The Dream of America: Swedish Immigration to Chicago
Our main exhibit, The Dream of America: Swedish Immigration to Chicago, is located on the second floor of the Museum. The exhibit explores the struggles and triumphs of the Swedish immigrant experience and asks the question: would you leave home today in search of a better tomorrow?
The exhibit follows Swedish immigrants from the arduous journey to the new world to building a life and community in Chicago. It examines topics such as why so many Swedes left their homeland and what they packed for their voyage, as well as careers they chose in the Chicago area and the social lives within their immigrant communities. Visitors will encounter authentic artifacts that reflect the experiences and perspectives of immigrants – from household items they brought from Sweden and travel items such as passports and steamship tickets to memorabilia from Chicago-based Swedish-American organizations and Swedish folk crafts produced in the United States and abroad.
Visitors meet many characters within the exhibit, including, Stina Olofsdotter, who is helping her son prepare for his journey to America in 1868; Karl Karlson, whose family arrives in New York in 1893; and Elin Hedman and her daughter Birgitta who passed through Ellis Island in 1924.
Special Exhibit in the Main Gallery
The Puppets of Chicago’s Kungsholm Miniature Grand Opera
Exhibit Opening, Friday, Sept. 28, 6 p.m. – 8 p.m.
Start with Art, Friday, Oct. 26, 9 a.m. – noon
Family Night, Friday, Oct. 26, 4 p.m. – 6 p.m.
Exhibit Closing, Sunday, Nov. 25, 4 p.m.
The Swedish American Museum is thrilled to present an encore from the dazzling puppet divas of Chicago’s world-renowned Kungsholm Miniature Grand Opera. The puppets astounded audiences from 1941 to 1970 at Chicago’s famous Swedish-themed restaurant Kungsholm (today’s Lawry’s restaurant), before arriving here at the Museum. Visitors of all ages will learn about the history of the restaurant and theater, and hear the stories of both Kungsholm puppeteers and visitors alike. Along with dozens of puppets, the exhibit includes elaborate set pieces, meticulously detailed props, and smorgasbord and Kungsholm-related items.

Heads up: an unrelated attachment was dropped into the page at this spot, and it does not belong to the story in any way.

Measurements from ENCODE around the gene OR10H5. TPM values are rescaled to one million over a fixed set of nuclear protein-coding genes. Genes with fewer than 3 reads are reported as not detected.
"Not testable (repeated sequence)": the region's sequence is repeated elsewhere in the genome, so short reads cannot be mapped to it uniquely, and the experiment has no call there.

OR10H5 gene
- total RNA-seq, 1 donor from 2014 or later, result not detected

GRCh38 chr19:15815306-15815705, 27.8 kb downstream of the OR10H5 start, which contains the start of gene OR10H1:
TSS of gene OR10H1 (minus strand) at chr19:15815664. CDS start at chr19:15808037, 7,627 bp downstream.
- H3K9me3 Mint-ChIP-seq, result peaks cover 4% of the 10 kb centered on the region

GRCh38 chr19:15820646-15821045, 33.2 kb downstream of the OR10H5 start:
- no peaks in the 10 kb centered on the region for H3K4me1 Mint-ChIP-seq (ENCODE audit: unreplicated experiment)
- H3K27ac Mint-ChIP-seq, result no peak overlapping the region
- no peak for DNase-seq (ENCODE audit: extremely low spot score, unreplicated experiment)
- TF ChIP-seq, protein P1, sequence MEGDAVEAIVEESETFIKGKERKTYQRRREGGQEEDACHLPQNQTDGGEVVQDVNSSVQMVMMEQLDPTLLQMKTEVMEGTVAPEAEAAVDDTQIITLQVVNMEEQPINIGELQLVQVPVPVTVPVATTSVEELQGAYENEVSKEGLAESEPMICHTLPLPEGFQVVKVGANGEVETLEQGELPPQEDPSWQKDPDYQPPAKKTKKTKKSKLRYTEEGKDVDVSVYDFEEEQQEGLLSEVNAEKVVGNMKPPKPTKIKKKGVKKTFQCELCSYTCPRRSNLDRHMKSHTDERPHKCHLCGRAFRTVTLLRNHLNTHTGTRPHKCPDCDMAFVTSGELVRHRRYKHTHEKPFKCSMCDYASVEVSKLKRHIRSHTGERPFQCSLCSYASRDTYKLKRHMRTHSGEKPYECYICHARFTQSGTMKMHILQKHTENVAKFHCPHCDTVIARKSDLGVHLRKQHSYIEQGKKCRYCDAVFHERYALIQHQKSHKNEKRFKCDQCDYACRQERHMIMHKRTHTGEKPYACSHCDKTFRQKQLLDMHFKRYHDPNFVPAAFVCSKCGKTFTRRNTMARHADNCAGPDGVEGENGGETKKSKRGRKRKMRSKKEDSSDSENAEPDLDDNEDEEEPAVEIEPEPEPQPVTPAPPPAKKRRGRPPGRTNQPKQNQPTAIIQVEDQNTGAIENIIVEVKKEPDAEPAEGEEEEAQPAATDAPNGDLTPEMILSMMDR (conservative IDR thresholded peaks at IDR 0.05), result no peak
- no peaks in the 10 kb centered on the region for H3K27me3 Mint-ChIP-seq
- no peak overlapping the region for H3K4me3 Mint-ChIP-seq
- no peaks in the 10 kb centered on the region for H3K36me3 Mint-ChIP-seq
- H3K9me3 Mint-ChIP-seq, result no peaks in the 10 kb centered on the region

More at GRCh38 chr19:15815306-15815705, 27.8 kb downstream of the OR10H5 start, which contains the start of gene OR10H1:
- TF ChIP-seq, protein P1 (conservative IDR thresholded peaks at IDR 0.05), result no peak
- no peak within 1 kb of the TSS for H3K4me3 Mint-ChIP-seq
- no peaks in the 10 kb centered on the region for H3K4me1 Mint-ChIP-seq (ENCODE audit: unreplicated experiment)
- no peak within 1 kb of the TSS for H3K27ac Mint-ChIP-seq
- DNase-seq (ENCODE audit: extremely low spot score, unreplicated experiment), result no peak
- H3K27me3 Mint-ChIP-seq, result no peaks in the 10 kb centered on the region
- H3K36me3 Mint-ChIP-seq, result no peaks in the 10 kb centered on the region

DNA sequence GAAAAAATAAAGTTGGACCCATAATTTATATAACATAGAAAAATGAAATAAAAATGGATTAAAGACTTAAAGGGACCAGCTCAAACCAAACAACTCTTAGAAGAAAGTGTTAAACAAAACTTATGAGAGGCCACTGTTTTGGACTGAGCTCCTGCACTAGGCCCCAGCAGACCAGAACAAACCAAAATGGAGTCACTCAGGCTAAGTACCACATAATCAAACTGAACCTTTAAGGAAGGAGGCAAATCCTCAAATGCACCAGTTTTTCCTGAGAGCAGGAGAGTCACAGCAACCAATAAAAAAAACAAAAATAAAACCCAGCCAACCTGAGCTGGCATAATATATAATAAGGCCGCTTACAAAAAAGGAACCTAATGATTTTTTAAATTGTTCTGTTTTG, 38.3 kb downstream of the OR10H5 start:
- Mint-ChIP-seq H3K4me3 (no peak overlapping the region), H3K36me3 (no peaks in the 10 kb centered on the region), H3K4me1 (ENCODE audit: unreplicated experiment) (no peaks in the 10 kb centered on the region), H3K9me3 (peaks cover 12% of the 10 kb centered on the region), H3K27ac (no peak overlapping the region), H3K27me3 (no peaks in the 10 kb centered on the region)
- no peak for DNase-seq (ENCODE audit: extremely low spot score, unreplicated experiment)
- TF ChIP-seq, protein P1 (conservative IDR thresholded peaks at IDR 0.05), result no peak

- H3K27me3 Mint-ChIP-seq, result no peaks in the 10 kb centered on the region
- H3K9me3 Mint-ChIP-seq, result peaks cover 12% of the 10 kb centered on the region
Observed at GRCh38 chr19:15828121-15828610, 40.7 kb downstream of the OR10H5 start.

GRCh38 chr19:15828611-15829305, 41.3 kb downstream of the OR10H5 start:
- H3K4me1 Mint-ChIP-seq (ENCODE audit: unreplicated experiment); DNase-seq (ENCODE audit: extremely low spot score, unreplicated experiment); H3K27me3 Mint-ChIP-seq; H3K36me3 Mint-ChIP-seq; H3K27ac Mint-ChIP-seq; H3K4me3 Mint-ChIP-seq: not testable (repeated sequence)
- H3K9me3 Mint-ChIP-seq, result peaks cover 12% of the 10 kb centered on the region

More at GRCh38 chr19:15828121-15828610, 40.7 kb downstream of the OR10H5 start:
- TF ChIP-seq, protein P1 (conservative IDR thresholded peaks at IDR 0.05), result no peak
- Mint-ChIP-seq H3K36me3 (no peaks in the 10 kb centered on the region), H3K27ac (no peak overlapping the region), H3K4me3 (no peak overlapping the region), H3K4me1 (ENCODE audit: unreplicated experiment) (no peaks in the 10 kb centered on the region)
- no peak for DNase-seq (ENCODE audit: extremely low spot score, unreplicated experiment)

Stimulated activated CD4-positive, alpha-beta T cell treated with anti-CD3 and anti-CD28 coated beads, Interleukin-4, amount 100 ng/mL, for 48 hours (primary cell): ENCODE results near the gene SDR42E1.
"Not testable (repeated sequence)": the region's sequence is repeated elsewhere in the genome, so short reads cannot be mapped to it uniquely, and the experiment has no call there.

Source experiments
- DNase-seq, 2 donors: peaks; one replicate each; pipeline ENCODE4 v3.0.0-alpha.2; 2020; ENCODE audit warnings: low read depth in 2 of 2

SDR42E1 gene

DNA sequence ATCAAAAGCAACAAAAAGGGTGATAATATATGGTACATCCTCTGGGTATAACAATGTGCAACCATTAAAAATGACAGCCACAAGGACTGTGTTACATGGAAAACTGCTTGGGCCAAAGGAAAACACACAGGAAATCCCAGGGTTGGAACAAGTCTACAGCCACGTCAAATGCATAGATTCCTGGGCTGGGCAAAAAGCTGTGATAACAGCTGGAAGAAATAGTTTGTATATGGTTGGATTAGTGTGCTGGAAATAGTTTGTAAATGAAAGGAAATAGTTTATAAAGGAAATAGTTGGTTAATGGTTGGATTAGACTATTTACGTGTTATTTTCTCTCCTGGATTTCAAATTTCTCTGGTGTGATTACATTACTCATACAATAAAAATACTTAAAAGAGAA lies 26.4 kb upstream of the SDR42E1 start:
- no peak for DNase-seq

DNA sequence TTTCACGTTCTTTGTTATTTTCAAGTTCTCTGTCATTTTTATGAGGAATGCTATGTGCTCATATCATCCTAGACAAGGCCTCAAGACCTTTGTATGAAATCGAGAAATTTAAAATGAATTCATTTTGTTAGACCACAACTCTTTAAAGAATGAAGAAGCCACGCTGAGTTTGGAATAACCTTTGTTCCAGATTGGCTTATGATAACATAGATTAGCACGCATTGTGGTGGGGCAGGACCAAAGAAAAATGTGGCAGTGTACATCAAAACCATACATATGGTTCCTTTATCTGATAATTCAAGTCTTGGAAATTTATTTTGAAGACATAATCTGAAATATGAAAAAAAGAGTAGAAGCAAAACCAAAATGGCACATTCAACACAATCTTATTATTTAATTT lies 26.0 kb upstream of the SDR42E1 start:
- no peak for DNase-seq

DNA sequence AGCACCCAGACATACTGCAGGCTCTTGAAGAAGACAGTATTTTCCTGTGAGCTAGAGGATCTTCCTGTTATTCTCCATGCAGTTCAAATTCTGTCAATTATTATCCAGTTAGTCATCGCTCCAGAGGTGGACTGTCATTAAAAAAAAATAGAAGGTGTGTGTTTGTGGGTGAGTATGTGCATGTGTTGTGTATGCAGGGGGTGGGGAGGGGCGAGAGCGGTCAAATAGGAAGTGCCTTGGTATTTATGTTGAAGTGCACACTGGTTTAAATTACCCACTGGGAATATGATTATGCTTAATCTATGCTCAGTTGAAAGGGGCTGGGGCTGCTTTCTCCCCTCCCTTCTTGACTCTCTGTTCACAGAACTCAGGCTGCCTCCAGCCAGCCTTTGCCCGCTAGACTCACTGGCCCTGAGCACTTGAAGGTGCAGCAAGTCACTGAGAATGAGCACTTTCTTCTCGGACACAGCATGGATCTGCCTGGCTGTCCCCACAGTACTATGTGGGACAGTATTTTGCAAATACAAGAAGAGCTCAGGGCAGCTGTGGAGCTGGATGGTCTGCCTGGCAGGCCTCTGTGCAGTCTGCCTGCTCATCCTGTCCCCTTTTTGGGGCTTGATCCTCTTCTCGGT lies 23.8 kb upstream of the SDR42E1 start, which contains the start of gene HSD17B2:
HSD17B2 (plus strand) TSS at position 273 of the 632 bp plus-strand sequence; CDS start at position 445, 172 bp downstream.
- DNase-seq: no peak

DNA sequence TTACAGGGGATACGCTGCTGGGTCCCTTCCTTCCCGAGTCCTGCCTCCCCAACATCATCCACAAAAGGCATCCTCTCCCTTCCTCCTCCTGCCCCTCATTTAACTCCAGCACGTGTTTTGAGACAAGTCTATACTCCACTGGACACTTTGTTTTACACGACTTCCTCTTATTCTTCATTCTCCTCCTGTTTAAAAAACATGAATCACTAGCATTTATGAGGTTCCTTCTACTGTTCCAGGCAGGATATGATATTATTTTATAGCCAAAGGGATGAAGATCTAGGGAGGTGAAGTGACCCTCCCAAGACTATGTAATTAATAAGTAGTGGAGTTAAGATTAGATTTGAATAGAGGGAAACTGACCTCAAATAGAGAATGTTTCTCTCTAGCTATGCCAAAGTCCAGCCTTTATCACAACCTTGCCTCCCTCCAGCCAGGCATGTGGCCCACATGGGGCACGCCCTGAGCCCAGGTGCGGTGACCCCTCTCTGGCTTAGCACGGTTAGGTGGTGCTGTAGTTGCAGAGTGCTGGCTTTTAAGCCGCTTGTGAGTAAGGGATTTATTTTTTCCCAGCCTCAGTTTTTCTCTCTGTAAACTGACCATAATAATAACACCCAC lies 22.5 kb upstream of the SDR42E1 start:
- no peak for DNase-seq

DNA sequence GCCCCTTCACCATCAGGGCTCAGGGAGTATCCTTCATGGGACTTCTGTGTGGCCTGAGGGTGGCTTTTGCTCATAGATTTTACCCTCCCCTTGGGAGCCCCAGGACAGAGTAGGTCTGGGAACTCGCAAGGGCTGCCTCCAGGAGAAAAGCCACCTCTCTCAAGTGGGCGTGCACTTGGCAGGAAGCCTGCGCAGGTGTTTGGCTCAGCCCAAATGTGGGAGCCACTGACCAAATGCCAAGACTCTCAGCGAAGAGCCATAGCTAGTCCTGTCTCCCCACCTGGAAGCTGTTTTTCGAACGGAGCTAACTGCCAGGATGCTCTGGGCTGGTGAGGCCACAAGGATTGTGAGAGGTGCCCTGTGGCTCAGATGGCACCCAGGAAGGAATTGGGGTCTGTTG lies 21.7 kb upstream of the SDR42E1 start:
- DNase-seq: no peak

Barbro Osher Pro Suecia Foundation
Verdandi Lodge #3
MacArthur Fund for Arts and Culture at Prince
Exhibit Opening, Friday, Dec. 7, 10 a.m.
Exhibit Closing, Sunday, Jan. 19, 4 p.m.
One of the most remarkable examples of Scandinavian folk art is the painted picture indigenous to the Swedish peasant home. The commonly used name for these peasant paintings is bonader, and their provenance was to decorate the walls and ceilings of the homes at Christmas time and on feast days, thus adding a note of color and gaiety to the otherwise dark interiors. Between festivities, these canvas or paper panels were taken down and carefully kept, to become a part of the family inheritance. The collection of bonader at the Museum is a collection of extraordinary works on linen and paper, with vegetable and mineral pigments that achieve arrays of color. They were sized for specific wall spaces and hung unframed. Several of the artists were identified, and more than 100 may have practiced the craft. Donated to the Museum in 2000 by the Art Institute of Chicago, the 29 Bonader represent the eighth largest known collection. They originated in 1931 among acquisitions from world traveler Florence Dibell Bartlett of Chicago. Inspired by what she viewed as a decline in creation of folk art, Bartlett acquired pieces she found in 37 countries. She was the founder in 1953 of the Museum of International Folk Art in Santa Fe, New Mexico.